Digital vs Analog Night Vision: Performance
Here we go, now we're down to the meat and bones of it. This is what matters right? Which device will actually let you see at night, shoot at night, and navigate at night?
Digital Night Vision Performance
The honest truth is that it's just not there yet. Image lag means it isn't useful for practical shooting, and tough to use for navigation. Very noisy images in all but the best light make object detection difficult. In our experience, these really do serve the market best as a video camera that has better-than-average low light performance. We will say though, if you didn't mind using a lot of supplemental IR and just look around at night, with no intention of shooting or hunting, this might get you by.
Analog Night Vision Performance
The gold standard. Sure, you don't have color (other than green or white), but you are seeing in real-time, with a pretty crisp and resolute image. Don't get me wrong though, analog isn't perfect either. Color really would allow for better object detection, seeing in a 40-degree limitation does have it's drawbacks, and focus can be obnoxious when trying to deal with tasks up close.
What's best: Digital or Analog Night Vision?Just because we favor analog night vision, that doesn't mean we don't want to see digital night vision continue to advance and progress. It's entirely likely that in 10 years digital night vision may be the future, and the analog vs digital debate may be long dead. We're happy to advocate for anything that advances night vision technology. We think you know where we stand on the digital vs analog night vision topic, but just for fun, let's break down a pro's and con's list to really spell it out for you.
Digital Night Vision
Digital NVG Pros
- Color Images: Not going to lie, this part is nice, and we look forward to the day when this is possible in real night vision.
- Ability to Record: This is cool also. Night vision recording devices are... frustrating and obtrusive to say the least.
- Cost: Only if you're buying the cheaper cameras. If you're shopping for a PVS-14 competitor, you're not saving any money
Digital NVG Cons
- Performance: This is the big killer. No matter how you slice it, the performance of digital night vision just isn't there. Poor quality images with screen lag mean you're out of the realm of most practical (and definitely all tactical) use.
- Battery Life: A PVS-14 will run for 40 hours off of a AA battery. Digital night vision needs a large battery pack just to get 8 hours. That means more logistics supporting it, and the possibility you won't make it through one full nights usage without it dying on you.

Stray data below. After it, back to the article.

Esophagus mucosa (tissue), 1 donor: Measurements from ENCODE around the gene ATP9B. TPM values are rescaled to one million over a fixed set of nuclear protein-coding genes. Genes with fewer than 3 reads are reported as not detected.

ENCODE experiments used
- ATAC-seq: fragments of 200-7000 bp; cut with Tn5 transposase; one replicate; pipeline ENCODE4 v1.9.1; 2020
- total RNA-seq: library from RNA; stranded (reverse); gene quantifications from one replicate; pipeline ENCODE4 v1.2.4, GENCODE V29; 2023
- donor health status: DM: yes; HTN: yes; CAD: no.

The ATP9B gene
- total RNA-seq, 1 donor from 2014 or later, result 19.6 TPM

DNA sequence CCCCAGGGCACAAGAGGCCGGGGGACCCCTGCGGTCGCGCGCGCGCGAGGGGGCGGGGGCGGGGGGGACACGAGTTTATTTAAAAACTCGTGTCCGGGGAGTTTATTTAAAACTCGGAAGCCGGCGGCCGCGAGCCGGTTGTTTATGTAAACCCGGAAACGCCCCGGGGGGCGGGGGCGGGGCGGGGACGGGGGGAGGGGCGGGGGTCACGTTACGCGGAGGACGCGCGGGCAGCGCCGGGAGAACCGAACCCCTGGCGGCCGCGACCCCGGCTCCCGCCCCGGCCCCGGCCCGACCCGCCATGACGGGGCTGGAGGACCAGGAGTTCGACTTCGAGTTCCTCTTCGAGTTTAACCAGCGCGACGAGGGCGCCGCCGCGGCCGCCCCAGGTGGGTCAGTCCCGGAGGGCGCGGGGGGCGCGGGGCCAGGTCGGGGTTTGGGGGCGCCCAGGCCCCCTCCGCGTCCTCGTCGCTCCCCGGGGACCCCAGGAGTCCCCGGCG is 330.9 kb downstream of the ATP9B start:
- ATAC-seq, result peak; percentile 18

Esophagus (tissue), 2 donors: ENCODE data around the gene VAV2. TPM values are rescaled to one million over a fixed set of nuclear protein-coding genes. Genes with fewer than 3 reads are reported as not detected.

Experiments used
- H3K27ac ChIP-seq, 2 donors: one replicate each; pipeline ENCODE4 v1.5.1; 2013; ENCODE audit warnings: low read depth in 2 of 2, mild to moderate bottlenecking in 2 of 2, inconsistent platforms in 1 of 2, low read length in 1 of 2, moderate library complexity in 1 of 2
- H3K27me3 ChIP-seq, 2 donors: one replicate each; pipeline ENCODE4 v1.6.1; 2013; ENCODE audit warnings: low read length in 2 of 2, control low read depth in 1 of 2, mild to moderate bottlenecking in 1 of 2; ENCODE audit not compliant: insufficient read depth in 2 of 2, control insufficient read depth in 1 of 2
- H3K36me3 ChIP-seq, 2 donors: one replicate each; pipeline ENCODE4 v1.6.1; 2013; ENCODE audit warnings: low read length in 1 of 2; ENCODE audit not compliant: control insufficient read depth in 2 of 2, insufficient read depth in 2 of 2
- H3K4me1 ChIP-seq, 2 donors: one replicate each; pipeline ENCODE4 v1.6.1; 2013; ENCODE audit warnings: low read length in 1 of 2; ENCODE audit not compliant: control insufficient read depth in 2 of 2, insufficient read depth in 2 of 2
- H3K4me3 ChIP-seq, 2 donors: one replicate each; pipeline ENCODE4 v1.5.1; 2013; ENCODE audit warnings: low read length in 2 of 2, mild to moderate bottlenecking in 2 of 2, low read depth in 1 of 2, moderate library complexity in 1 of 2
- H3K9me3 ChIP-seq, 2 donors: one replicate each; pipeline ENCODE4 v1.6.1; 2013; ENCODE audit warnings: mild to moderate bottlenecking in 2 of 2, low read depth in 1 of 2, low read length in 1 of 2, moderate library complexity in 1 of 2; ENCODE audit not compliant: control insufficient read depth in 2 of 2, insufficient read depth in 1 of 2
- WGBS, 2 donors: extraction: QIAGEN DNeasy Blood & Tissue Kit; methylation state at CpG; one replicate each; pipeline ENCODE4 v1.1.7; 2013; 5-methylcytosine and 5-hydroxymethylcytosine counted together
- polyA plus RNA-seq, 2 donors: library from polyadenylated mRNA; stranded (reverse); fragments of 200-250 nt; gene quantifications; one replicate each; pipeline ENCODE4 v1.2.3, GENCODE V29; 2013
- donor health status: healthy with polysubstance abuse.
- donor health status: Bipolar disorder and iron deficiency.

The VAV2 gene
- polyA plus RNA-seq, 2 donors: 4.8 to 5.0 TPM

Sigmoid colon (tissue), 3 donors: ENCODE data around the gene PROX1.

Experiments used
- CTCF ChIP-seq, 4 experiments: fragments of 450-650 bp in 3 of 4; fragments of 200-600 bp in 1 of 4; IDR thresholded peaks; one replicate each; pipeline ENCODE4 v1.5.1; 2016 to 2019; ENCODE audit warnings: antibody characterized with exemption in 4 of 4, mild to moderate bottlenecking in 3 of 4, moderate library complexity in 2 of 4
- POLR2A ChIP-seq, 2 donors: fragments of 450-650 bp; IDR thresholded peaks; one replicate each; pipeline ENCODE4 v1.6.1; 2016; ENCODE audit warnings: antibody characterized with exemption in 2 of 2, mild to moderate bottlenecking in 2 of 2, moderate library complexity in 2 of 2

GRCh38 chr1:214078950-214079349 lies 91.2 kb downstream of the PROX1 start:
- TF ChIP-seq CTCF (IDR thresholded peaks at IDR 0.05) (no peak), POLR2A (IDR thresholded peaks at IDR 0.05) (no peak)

- Durability: Not as talked about, but also a major setback. Most analog night vision units can be submerged to 60 feet for hours on end, are drop tested to military standards, and are battle proven. With all the electronics, digital just won't hold up to the same abuse.
Analog Night Vision
Analog NVG Pros
- You can actually see at night: I mean that's what we're here for, right? If you want to actually see at night, analog is the way to go. People don't call it a super power for no reason.
- Durability: It's pretty common for people to be worried about breaking their device, and that's normal. After all, you're spending a lot of money on it. But the truth is these things are given to 18-year old Rangers to jump out of airplanes with, and you're probably not treating it half that hard.
Analog NVG Cons
- Cost: No way around it, if you're getting into night vision, you're spending thousands. In fact, there's units that sell for up to $43,000. The most common units are in the $2,000-$4,000 range, but that's still a good chunk of change for most people.
- Monochrome: Our brains are wired to use color contrast to detect animals and objects, so we do really look forward to the day when night vision has color.
So just give me the answer....
Sure, don't f*cking buy digital "night vision". Did you even read the article?
Enjoy Our Night Vision Blog?